Disability plays a key role in immigration policy, policy that has the desire to keep disabled people out of the country embedded in it. In Canada, the 1886 Immigration Act prohibited “the landing of passengers suffering from any loathsome, dangerous or infectious disease.”

Today, one can be deemed inadmissible if their condition “might reasonably be expected to cause excessive demand on health or social services”. People have been excluded from entering Canada for having things like arthritis, cerebral palsy, intellectual disabilities or for being quadriplegic.

Abdelkader Belaouni was denied immigration status largely because he is blind and, like about 90% of other blind people in Quebec, was unemployed.

Rather than be deported to Algeria, Kader sought sanctuary in a church in Montreal that he has been unable to leave for over 3 years.

In the United States they have a similar policy of discrimination against disabled immigrants. Medical exams for immigration purposes were initiated in 1891. According to historian Paul Longmore in Why I Burned My Book, “exclusion of aliens with disabilities has been a central, if uncontroversial, goal” of U.S. immigration policy. Lomgmore claims that “officials labored throughout the nineteenth century to bar ‘the halt, the lame, and the blind,’ the ‘deformend, crippled or maimed,’iii. At the end of the nineteenth and beginning of the twentieth centuries, new laws allowed for even greater powers to deny disabled immigrants entry to the US.

Generally, immigration has been used as a tool for social control and, among others (like racist quotas and practices), the medical exception aspect of immigration law has been used this way. One of the best examples of this was the passage of the Immigration and Nationality Act in 1952. The act prohibited the entry into the United States of anyone who was “afflicted with [a] psychopathic personality” which was interpreted by the courts to include homosexuality.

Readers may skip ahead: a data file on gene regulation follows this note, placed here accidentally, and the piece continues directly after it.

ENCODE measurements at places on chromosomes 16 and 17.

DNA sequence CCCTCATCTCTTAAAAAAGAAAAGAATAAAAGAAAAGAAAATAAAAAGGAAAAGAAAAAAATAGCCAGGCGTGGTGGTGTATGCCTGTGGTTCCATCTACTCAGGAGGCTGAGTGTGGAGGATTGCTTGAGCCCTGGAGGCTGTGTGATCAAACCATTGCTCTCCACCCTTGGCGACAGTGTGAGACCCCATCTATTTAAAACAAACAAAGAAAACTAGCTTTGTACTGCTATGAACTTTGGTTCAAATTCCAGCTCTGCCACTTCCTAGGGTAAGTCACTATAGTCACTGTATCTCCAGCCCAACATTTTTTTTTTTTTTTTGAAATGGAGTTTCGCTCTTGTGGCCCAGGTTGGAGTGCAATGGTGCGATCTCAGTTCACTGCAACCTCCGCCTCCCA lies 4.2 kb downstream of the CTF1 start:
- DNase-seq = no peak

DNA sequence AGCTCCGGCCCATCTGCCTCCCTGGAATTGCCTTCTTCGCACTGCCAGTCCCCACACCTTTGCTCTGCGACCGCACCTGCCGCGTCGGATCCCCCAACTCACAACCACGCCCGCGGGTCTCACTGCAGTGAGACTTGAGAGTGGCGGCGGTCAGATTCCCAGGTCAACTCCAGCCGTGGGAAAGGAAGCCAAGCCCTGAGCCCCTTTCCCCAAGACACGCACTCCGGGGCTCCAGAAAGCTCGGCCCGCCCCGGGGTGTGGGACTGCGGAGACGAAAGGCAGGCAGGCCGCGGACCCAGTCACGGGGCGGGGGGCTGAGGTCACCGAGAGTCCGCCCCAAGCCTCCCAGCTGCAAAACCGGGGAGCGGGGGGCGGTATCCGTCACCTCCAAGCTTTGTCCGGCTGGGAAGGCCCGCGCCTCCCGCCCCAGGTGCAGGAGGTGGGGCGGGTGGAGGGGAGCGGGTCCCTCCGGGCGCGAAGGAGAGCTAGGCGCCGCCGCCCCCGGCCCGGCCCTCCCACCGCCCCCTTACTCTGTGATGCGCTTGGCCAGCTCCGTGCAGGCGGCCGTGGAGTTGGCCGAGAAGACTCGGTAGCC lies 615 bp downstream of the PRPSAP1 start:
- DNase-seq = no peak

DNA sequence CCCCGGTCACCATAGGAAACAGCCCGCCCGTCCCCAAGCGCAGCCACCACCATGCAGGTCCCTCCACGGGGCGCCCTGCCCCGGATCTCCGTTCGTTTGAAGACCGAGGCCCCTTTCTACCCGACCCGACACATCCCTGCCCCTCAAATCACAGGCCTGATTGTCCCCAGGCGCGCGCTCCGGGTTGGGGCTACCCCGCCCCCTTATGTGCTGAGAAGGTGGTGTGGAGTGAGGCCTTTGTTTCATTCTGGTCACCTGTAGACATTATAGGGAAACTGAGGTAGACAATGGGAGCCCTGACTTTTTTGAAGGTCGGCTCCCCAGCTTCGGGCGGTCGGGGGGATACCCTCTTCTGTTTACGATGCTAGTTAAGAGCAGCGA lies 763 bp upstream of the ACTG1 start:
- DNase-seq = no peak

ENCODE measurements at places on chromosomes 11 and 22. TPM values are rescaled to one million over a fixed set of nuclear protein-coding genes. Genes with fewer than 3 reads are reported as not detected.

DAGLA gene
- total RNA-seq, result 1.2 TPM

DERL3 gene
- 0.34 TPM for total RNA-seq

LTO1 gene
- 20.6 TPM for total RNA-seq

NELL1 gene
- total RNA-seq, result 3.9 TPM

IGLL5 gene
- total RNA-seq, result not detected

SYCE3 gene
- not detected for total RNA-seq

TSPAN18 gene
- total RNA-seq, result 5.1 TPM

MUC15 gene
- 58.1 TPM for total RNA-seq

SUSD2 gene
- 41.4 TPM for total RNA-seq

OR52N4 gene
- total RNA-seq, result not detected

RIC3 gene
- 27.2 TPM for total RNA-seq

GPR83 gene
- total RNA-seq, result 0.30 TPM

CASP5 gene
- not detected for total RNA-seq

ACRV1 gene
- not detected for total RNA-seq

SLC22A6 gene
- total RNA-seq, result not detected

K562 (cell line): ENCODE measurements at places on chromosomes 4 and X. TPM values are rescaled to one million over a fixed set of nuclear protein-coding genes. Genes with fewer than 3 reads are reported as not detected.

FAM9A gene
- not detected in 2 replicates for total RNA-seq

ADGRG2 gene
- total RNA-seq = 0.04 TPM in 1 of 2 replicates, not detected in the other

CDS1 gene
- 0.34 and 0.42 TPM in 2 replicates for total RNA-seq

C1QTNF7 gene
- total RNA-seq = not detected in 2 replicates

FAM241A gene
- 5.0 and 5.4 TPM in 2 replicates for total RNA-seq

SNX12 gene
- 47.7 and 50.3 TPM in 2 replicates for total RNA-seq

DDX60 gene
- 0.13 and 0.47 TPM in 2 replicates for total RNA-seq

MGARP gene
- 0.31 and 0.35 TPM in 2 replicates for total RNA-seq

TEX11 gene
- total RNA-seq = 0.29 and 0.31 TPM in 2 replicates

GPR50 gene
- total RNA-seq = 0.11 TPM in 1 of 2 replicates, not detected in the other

As views on homosexuality changed, the bar on homosexual immigration was lifted (1976 for Canada, 1990 for the United States). This definition of disabled or psychopathic which was applied to homosexuals was applied to further political aims.

Disability, especially in the context of immigration, is an ever changing category that is redefined by whim or convenience to segregate undesirables.

The rationale behind this form of segregation is that it is a privilege to come to Canada or the United States and that not just anyone should be allowed in as they may drain national resources.

Here are some problems with this position:

Colonization: The United States and Canada are colonial countries of which the bulk of the population is non-indigenous and occupying this land. As occupiers, we should have no right to dictate who is permitted into these two countries.

Imperialism: American and Canadian governments, corporations and citizens have neo-liberal economic policies which exploit Third-world human and natural resources. The individuals who are impoverished and/or oppressed by these policies should be able to follow the money back to the countries that are implementing them. They should be entitled to thrive on the wealth that North Americans possess because of that exploitation.

War: The victims of the wars waged or supported for political or economic gain by Canada and the United states should have the right to seek refuge in our nations.

Update: Since originally writing this, Kader won immigration status after 3 years and almost 10 months! You can check out his music by clicking here.

In-text links used in this post:

Paul Longmore

Why I Burned My Book

racist quotas

Kader’s music